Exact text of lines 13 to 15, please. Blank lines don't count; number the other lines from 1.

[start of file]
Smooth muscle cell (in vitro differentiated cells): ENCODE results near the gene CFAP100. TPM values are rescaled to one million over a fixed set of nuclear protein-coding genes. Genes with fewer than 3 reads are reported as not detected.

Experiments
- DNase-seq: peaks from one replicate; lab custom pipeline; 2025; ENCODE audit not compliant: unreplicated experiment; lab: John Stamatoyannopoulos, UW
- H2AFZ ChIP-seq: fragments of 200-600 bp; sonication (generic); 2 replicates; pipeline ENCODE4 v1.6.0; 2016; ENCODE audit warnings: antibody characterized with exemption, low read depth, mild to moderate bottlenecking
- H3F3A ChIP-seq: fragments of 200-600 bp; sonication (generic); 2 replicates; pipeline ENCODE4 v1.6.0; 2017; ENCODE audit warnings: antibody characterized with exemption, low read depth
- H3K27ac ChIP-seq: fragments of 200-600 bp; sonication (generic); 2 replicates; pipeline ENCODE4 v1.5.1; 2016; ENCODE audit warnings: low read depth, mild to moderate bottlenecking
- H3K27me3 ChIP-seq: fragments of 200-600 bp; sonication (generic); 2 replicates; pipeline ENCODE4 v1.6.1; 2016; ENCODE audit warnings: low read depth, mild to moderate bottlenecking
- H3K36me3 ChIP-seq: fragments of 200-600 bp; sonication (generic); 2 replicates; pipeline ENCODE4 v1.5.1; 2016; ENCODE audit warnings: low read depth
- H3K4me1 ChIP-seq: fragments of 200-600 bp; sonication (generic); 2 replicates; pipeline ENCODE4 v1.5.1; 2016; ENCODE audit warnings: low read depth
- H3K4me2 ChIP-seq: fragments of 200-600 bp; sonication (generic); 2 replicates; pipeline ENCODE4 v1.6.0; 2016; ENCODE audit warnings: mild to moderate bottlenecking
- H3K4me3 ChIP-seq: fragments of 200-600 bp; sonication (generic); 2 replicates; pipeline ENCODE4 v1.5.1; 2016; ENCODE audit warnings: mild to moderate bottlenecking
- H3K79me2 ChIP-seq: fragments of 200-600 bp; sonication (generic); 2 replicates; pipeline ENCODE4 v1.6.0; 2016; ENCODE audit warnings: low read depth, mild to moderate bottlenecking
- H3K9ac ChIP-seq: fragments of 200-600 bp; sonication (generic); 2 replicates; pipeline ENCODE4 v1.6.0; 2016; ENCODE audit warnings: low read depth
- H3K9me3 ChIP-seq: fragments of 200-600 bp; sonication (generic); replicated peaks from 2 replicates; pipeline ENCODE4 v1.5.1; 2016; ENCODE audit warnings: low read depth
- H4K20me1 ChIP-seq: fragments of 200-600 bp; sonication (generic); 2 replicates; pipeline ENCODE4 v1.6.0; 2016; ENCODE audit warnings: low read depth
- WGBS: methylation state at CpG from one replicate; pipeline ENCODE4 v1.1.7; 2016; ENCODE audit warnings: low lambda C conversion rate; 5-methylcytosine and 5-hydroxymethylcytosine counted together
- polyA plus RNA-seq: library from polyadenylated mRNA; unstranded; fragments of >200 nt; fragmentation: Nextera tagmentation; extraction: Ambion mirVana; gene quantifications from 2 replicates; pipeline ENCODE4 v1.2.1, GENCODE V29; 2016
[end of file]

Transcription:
- H3K9ac ChIP-seq: fragments of 200-600 bp; sonication (generic); 2 replicates; pipeline ENCODE4 v1.6.0; 2016; ENCODE audit warnings: low read depth
- H3K9me3 ChIP-seq: fragments of 200-600 bp; sonication (generic); replicated peaks from 2 replicates; pipeline ENCODE4 v1.5.1; 2016; ENCODE audit warnings: low read depth
- H4K20me1 ChIP-seq: fragments of 200-600 bp; sonication (generic); 2 replicates; pipeline ENCODE4 v1.6.0; 2016; ENCODE audit warnings: low read depth